Portuguese Timor: Rome Talks
I called on Adam Malik this afternoon. Djajadiningrat, Alatas and Adenan were with him. Dan accompanied me. On this occasion Malik was relaxed and friendly.
- I said that when I had last seen him he had offered to brief me on the Rome talks. Malik said that he would be happy to do this.
- Reverting to the United Nations question,2 I said that the issue was of course already before the United Nations. Mozambique among others had shown interest in the subject and it would come before the Fourth Committee later this month. Did not Indonesia believe it would be to her advantage to draft a resolution before others produced theirs? Malik said that the question of United Nations involvement was discussed in Rome at some length. Both sides realised that it could not stop the Fourth Committee from taking up the question. Nor could it stop the Committee of 24 sending a team to Portuguese Timor. In principal, Indonesia and Portugal would have no objection but the safety ofthe United Nations team and its usefulness would have to be considered. Concerning United Nations matters, it was decided that Portugal and Indonesia would consult very closely before any decisions were taken. (Malik did not include Australia in this reference.)
- I observed that the Rome talks had apparently gone well. I asked Malik whether Portugal would in fact be able to resume its responsibilities or provide something more than a symbolic presence in Portuguese Timor. Malik replied that Antunes had admitted to him privately that Portugal's authority had greatly diminished. Of course he could not openly say this. It was important for Portugal to be able to say that it was still able to try to reach at least the point where negotiations between the contending parties could be held. Antunes was hopeful that this process might lead to Portugal's effective authority in Portuguese Timor. I said that if Portugal could not reassert its authority, would Portugal ask Indonesia to restore peace and order in Portuguese Timor? Malik did not answer this directly. He said that Indonesia saw logic in Portugal's decision which was to try to get a ceasefire, to try to get the talks going, and to try to get all three parties to agree to recommence the process of decolonisation. But if this failed, Malik said that the two countries would meet again to give another opportunity to Portugal to look for other ways to complete the process of decolonisation.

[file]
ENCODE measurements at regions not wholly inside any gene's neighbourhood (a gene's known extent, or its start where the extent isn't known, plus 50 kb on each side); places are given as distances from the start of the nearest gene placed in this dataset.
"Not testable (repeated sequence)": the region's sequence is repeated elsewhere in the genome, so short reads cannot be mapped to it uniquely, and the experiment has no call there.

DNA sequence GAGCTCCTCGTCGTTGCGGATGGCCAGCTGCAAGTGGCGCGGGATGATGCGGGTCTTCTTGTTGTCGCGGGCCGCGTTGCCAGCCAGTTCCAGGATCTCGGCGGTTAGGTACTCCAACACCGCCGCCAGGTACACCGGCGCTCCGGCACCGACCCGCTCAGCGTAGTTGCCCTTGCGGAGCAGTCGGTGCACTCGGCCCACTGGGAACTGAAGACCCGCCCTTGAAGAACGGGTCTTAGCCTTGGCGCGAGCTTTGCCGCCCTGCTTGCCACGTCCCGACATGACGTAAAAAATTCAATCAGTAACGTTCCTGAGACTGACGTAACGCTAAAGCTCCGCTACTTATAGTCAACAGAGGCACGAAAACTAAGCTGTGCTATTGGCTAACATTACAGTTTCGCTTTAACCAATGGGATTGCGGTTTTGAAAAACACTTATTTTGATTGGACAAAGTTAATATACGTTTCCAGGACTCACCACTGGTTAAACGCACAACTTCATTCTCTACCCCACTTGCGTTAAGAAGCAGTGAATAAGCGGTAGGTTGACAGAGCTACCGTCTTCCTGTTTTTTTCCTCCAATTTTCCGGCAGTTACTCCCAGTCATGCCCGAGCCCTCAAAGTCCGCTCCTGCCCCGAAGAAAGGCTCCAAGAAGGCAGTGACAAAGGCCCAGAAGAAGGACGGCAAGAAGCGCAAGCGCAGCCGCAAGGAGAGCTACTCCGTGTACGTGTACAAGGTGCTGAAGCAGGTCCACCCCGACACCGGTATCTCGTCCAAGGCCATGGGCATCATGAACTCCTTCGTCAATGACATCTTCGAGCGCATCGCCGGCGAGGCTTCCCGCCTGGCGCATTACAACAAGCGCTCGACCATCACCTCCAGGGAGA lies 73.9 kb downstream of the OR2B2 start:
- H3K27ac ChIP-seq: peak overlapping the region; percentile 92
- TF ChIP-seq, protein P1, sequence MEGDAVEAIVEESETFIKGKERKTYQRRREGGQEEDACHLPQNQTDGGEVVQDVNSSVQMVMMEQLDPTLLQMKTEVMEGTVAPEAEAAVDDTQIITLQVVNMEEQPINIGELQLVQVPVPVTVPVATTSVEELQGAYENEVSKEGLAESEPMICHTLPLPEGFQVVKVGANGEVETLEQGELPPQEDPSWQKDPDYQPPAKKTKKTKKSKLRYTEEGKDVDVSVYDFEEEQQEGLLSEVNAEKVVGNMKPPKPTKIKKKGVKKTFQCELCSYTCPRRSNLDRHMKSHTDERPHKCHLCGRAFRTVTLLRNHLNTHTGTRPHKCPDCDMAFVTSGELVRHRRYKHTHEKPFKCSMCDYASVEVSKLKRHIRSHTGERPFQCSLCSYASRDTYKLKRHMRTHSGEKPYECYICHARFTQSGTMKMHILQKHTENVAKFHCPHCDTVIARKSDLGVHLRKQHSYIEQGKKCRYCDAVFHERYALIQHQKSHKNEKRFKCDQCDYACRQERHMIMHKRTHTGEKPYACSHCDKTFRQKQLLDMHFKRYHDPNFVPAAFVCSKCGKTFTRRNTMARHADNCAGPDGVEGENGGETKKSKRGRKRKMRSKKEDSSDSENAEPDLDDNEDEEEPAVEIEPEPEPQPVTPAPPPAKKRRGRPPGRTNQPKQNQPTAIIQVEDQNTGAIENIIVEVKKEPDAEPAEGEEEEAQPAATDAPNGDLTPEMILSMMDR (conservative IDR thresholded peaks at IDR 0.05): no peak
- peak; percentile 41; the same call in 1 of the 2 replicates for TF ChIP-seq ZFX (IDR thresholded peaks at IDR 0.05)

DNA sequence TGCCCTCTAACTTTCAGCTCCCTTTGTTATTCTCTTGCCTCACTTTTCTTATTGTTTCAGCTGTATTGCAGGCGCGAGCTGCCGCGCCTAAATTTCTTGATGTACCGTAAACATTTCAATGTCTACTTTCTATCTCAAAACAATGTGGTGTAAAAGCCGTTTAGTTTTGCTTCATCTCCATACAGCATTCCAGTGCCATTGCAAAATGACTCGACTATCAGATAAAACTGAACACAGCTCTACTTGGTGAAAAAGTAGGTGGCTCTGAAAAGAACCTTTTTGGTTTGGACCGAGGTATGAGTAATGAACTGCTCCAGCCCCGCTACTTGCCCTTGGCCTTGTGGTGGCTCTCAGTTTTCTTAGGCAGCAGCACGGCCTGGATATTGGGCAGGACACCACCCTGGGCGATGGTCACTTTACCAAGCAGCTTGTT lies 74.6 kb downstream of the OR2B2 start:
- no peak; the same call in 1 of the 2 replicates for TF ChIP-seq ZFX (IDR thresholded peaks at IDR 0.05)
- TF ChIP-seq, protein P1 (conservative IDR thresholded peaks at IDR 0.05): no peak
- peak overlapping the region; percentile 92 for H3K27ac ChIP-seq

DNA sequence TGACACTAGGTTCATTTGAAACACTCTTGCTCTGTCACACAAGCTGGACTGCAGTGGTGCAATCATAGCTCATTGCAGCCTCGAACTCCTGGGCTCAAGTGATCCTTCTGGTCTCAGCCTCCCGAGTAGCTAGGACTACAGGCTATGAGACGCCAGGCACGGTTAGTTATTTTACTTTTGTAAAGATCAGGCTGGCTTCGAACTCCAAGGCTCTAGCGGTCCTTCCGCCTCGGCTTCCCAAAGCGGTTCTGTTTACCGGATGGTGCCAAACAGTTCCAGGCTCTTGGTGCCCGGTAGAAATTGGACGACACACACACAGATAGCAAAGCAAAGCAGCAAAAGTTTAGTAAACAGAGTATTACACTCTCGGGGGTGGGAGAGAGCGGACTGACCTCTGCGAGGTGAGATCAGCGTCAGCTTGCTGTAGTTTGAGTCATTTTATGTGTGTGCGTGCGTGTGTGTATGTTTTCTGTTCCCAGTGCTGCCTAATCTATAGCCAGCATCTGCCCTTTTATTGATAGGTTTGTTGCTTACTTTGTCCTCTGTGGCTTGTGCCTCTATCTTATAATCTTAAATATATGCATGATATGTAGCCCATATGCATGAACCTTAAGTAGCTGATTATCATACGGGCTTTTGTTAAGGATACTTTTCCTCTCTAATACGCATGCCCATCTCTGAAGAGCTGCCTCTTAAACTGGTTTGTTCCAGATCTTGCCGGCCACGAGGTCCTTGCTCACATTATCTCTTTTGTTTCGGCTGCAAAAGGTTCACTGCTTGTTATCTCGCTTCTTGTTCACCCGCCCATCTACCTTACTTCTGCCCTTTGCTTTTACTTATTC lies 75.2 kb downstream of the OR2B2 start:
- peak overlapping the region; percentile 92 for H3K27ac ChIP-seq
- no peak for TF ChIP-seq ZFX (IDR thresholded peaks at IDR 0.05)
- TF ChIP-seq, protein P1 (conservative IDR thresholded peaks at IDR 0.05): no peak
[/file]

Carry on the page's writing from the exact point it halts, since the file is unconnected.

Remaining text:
- I asked whether Indonesia believed that Portugal had the ability to get Fretilin to the conference table. Malik said that Antunes had asked Indonesia to help in this respect and Indonesia believed that it could help indirectly by asking the Australian Government to get a message to Fretilin. He said he would be grateful if I would formally convey this request to you. I said that the Government would not want to be regarded as the 'friend of Fretilin'. But Horta visited Australia frequently and we should be able to pass a message to him. Malik said that, in fact, he had Horta in mind when he made the suggestion. It was in the interests of all countries to bring Fretilin to accept the need for talks.
- I asked Malik whether he was confident the talks would in fact take place. Malik said that he could not answer this question immediately. Time would tell. He had not yet had the opportunity to speak to UDT and Apodeti leaders but, as had already been announced, he would go 'fairly soon' with General Adenan to the border area to explore the question of talks.
- I said I noted that Indonesia had an open mind concerning the venue for the talks. As he knew our Minister had announced recently that Australia would be happy to allow the talks to be held in Australia if all the parties agreed. Malik replied that Macau and Lisbon had been mentioned by the Portuguese side. He had suggested Indonesia (Bali) as a possible venue. I asked Malik whether he had any reservations about a meeting in Australia. He said he did not.